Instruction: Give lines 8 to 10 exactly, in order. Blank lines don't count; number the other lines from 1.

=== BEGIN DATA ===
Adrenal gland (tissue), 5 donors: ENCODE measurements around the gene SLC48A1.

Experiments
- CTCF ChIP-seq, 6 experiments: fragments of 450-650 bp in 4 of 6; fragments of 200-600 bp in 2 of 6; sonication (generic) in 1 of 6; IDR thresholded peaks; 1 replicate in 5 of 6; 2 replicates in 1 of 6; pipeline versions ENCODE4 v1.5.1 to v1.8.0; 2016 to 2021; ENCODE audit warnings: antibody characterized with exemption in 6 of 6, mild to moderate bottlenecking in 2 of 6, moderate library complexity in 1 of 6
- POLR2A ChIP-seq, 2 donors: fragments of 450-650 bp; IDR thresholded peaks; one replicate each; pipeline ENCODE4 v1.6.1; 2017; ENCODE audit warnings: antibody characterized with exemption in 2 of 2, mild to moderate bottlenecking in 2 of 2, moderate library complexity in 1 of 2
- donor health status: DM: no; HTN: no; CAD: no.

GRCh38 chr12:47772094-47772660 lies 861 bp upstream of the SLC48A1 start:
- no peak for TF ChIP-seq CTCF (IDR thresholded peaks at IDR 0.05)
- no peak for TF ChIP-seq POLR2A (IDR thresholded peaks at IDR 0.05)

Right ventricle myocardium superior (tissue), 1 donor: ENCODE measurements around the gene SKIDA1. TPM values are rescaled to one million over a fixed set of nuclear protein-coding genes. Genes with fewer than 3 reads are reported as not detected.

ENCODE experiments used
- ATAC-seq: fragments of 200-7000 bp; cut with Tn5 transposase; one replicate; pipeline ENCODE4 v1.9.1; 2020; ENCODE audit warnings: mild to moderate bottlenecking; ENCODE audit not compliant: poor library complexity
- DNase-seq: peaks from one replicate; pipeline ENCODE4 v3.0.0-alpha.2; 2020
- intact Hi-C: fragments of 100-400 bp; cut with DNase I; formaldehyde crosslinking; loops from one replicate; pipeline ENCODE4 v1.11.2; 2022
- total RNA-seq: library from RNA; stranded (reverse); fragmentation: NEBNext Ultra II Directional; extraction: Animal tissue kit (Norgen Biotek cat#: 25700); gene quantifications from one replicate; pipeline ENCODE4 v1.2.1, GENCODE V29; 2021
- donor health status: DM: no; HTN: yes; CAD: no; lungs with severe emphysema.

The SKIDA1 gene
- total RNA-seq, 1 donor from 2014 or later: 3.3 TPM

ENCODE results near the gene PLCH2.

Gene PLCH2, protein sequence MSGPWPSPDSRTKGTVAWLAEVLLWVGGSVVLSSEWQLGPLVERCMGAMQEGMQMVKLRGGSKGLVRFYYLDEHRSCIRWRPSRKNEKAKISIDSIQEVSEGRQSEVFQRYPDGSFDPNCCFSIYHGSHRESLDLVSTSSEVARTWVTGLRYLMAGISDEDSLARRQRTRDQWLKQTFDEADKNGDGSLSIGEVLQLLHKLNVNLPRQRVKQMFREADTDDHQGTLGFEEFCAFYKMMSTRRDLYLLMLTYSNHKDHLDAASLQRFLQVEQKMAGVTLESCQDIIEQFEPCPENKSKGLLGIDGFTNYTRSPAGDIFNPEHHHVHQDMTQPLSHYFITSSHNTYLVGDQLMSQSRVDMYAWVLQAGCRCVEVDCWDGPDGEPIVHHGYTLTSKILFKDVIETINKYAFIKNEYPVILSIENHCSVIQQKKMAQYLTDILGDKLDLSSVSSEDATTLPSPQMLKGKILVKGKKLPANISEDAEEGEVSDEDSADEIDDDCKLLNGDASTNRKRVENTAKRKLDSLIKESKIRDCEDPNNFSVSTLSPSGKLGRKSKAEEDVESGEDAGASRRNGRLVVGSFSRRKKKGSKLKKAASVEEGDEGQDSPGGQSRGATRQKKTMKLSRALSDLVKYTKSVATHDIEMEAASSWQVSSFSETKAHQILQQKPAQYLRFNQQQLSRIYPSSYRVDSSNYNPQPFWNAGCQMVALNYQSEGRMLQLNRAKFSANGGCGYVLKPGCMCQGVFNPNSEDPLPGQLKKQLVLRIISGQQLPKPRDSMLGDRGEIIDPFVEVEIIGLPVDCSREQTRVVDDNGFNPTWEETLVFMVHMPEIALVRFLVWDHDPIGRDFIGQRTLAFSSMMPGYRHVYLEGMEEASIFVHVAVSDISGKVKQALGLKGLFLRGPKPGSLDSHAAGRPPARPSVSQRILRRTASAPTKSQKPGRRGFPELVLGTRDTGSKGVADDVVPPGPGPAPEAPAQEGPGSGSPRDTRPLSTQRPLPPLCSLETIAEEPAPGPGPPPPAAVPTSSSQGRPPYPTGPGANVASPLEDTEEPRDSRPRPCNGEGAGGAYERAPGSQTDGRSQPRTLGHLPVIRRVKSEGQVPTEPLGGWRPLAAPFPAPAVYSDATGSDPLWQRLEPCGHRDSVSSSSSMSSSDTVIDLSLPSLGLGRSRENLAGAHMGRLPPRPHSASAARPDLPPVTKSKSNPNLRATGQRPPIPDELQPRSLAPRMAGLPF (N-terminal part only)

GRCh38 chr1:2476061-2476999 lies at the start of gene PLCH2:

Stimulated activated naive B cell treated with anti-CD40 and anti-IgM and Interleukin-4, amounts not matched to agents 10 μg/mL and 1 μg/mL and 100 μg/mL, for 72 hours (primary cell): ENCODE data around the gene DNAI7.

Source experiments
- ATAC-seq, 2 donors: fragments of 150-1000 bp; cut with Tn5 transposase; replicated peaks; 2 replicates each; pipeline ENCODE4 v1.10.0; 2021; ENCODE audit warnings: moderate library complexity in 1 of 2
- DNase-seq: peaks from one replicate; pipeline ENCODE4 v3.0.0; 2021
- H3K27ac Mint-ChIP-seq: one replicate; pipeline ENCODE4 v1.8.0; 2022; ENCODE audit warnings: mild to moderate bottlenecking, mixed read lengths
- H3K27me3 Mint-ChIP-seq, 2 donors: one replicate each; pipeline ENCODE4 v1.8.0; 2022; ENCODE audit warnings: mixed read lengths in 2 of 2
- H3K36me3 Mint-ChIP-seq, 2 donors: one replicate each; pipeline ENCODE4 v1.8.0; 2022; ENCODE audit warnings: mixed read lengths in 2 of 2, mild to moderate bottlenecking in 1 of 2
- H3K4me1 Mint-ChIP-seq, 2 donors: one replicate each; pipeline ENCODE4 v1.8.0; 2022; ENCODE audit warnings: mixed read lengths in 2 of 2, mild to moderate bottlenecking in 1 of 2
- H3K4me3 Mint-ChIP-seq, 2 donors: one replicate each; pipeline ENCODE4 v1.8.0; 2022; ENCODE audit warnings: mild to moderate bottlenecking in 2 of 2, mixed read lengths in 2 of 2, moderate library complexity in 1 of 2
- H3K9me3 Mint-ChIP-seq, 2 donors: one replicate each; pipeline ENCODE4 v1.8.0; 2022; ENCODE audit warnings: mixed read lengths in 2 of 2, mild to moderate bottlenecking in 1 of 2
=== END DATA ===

- no peak for TF ChIP-seq POLR2A (IDR thresholded peaks at IDR 0.05)

Right ventricle myocardium superior (tissue), 1 donor: ENCODE measurements around the gene SKIDA1. TPM values are rescaled to one million over a fixed set of nuclear protein-coding genes. Genes with fewer than 3 reads are reported as not detected.

ENCODE experiments used